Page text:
October 2nd, 2012 by

Last Thursday was a good day for New Mexico.

On that day, Secretary of the Interior Ken Salazar dedicated the 559th and 560th units of the National Wildlife Refuge System, both in New Mexico.

Fall in the bosque.

Fall in the bosque. Credit: Frank Carey/Flickr

Valle de Oro National Wildlife Refuge, meaning Valley of Gold, will indeed bring riches to New Mexico. These 390 acres are one of only a handful of urban national wildlife refuges in the country and the first in the Southwest. The refuge’s location just five miles from downtown Albuquerque puts it within a half hour’s drive of half of New Mexico’s population. From this prime location, Valle de Oro will provide opportunities for outdoor play and education for children and recreation for all ages. Considering that a full 38 percent of Americans were involved in wildlife-related recreation last year — and that they spent $145 billion dollars on it — it’s also expected the new refuge will be a boon for tourism in the area.

It goes without saying that humans aren’t the only ones who will benefit from the wildlife refuge. The U.S. Fish and Wildlife Service will work to restore the native bosque forest — an ecosystem rarely seen outside the dry Southwest. In this riparian ecosystem, cottonwoods, often called the “heart of the bosque” — a play on their heart-shaped leaves — provide critical habitat for more than 500 species, from desert cottontails and beavers to porcupines and coyotes. The bosque also serves as an important stopover for migrating birds such as snow geese and sandhill cranes. For more on New Mexico’s unique bosque ecosystem, check out the American Forests feature on Albuquerque’s forest.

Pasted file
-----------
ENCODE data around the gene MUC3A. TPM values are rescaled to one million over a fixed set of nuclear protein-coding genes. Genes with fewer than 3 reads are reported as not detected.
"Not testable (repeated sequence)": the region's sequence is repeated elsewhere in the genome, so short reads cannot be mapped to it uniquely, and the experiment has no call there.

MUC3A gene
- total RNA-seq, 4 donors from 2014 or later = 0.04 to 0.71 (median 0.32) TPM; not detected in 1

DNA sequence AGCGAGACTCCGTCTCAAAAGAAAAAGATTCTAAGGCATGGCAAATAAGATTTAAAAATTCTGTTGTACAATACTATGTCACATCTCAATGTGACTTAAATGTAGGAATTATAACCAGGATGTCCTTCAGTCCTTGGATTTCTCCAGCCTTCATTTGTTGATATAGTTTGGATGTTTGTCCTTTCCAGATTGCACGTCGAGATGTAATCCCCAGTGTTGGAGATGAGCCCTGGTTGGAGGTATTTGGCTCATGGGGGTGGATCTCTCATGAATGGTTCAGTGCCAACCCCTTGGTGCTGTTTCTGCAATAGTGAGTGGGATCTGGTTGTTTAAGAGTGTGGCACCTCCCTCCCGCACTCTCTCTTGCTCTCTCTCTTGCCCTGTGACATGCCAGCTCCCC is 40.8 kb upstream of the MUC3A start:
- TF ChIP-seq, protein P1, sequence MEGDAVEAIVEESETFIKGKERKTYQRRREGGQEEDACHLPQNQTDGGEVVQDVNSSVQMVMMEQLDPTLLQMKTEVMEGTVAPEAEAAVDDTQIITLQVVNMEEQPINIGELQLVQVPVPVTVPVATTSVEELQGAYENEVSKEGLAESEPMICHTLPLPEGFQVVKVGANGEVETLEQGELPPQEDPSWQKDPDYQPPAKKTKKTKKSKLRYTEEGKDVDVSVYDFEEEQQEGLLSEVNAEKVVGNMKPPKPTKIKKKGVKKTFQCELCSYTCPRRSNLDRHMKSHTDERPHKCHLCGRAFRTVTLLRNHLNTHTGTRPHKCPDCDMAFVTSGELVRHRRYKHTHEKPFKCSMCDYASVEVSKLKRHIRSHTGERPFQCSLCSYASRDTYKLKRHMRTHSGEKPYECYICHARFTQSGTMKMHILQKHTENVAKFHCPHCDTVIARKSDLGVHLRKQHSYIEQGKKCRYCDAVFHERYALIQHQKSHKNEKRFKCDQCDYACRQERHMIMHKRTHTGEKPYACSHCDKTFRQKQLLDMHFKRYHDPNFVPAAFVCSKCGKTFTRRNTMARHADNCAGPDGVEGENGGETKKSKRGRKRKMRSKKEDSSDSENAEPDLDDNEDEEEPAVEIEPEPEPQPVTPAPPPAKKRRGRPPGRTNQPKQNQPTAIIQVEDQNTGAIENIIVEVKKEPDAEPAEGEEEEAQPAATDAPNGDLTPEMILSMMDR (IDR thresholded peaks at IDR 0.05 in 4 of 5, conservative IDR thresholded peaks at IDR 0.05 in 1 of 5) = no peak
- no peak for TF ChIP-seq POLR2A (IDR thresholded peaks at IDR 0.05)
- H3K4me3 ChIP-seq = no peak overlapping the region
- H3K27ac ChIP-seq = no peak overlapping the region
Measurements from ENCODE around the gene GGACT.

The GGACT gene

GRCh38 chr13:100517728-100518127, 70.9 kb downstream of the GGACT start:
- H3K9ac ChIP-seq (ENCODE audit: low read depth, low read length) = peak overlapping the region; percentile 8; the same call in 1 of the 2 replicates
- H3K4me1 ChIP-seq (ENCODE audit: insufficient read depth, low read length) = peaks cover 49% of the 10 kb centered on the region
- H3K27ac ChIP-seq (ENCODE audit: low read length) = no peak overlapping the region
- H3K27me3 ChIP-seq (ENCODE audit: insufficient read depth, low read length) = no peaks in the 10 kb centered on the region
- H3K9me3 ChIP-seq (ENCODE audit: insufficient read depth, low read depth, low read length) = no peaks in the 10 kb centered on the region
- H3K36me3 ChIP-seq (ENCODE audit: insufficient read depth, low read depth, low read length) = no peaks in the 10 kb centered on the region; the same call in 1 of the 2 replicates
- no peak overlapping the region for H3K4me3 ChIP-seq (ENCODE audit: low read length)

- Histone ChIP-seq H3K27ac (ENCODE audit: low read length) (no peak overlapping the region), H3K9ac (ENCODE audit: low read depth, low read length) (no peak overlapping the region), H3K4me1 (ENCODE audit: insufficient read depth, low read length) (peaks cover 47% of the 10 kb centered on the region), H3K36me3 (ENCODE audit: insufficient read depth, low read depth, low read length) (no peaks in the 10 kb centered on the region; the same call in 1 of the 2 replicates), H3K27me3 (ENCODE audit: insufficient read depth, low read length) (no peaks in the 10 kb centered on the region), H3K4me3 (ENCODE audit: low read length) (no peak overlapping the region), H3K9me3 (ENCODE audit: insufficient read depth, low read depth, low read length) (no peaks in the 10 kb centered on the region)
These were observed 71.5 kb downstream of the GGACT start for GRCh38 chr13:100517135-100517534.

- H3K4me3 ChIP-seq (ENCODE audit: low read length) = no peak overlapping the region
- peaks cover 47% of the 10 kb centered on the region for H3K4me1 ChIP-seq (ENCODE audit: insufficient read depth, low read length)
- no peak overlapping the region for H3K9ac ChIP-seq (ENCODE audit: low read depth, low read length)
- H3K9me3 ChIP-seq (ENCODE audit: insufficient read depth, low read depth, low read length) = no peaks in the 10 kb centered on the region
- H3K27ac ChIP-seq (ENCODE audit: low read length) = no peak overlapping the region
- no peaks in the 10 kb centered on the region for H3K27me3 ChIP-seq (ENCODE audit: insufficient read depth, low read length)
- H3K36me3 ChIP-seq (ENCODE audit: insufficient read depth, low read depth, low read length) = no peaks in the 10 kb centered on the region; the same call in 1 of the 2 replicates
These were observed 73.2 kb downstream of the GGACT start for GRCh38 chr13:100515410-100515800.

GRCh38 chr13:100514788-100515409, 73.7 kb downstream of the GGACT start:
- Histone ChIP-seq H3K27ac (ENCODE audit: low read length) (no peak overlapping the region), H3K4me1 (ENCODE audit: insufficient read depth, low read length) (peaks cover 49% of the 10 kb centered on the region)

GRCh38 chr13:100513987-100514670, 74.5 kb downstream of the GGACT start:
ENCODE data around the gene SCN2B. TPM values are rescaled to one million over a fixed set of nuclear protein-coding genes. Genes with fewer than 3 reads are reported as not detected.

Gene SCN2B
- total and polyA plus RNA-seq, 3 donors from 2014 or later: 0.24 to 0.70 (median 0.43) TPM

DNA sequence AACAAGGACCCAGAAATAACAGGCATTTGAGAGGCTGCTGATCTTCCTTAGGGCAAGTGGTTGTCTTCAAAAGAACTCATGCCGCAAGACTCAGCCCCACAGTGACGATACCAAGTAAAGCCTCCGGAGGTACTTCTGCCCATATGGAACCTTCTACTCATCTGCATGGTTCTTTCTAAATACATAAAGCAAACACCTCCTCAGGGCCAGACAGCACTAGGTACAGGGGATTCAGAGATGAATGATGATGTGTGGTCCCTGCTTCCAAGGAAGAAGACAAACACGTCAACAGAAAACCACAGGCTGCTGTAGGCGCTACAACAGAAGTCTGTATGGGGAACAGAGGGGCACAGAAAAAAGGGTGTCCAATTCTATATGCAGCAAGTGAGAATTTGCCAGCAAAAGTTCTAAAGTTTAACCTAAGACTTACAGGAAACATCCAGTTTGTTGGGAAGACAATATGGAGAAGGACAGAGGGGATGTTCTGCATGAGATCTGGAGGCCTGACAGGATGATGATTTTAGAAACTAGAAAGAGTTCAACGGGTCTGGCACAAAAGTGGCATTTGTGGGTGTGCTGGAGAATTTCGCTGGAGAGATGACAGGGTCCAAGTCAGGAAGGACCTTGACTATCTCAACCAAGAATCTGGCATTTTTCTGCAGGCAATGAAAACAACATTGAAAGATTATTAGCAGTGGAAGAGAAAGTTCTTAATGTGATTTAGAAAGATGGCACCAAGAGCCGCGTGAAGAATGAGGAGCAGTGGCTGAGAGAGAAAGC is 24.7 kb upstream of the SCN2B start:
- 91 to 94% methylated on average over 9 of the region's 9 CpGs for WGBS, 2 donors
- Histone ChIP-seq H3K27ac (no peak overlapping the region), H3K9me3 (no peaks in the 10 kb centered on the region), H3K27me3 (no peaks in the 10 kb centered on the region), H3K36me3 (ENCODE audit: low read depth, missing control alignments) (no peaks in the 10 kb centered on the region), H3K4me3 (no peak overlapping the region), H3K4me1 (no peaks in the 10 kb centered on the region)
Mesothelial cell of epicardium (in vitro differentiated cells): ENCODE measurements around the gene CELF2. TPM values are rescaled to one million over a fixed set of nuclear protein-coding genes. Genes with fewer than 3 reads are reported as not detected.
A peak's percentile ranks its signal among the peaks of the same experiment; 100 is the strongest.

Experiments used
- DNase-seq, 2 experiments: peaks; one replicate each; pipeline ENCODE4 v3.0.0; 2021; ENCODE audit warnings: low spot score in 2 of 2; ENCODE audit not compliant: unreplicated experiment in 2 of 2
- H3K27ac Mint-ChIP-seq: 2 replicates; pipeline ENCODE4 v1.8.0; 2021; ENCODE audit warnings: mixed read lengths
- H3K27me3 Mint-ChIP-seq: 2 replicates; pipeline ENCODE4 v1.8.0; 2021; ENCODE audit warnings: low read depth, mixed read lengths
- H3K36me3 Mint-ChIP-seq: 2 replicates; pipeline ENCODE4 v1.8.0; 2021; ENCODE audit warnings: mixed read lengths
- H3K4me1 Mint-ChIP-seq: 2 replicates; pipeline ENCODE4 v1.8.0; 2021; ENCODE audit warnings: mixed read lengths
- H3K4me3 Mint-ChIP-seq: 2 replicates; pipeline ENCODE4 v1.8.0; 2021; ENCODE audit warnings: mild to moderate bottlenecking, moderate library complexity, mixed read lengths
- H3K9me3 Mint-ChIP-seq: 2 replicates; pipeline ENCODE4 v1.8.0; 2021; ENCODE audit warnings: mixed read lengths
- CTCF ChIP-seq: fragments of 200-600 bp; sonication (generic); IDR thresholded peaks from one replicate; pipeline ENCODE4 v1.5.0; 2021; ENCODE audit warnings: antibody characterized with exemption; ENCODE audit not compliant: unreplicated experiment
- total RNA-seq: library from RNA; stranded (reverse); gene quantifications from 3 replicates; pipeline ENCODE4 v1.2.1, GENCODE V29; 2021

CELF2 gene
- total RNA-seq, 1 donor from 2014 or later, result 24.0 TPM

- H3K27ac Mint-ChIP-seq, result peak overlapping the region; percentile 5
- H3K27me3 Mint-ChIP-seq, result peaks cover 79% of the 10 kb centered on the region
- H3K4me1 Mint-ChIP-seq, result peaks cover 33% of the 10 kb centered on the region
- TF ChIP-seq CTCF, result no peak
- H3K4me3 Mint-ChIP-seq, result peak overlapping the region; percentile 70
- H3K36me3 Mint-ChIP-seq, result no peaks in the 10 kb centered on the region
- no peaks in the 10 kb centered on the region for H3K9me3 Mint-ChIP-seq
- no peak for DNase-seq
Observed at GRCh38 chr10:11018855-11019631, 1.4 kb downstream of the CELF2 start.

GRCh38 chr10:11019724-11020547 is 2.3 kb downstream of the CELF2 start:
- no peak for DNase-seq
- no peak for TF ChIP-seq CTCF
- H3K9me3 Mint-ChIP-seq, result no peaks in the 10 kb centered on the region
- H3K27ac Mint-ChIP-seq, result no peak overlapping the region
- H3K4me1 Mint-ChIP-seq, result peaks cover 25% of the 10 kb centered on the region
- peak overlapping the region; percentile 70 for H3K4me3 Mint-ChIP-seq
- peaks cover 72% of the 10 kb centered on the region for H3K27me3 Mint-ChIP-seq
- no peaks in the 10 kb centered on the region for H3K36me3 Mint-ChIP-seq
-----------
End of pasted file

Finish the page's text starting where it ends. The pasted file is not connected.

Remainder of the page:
Willow flycatcher.

Willow flycatcher. Credit: Bill Bouton/Flickr

Down the road, other woodland species, including threatened and endangered species like the southwestern willow flycatcher and the Mexican spotted owl, will benefit from the establishment of the Rio Mora National Wildlife Refuge and Conservation Area, more than 42,000 acres of land dedicated the same afternoon as Valle de Oro. Coupled with the recently established Sangre de Christo Conservation Area in Colorado, Rio Mora will create a wildlife corridor around five miles of the Mora River, ensuring protection for the Rio Mora watershed.

From natural riches to educational riches and economic riches, these wildlife refuges have the potential to bring great fortune to New Mexico. It’s a golden opportunity.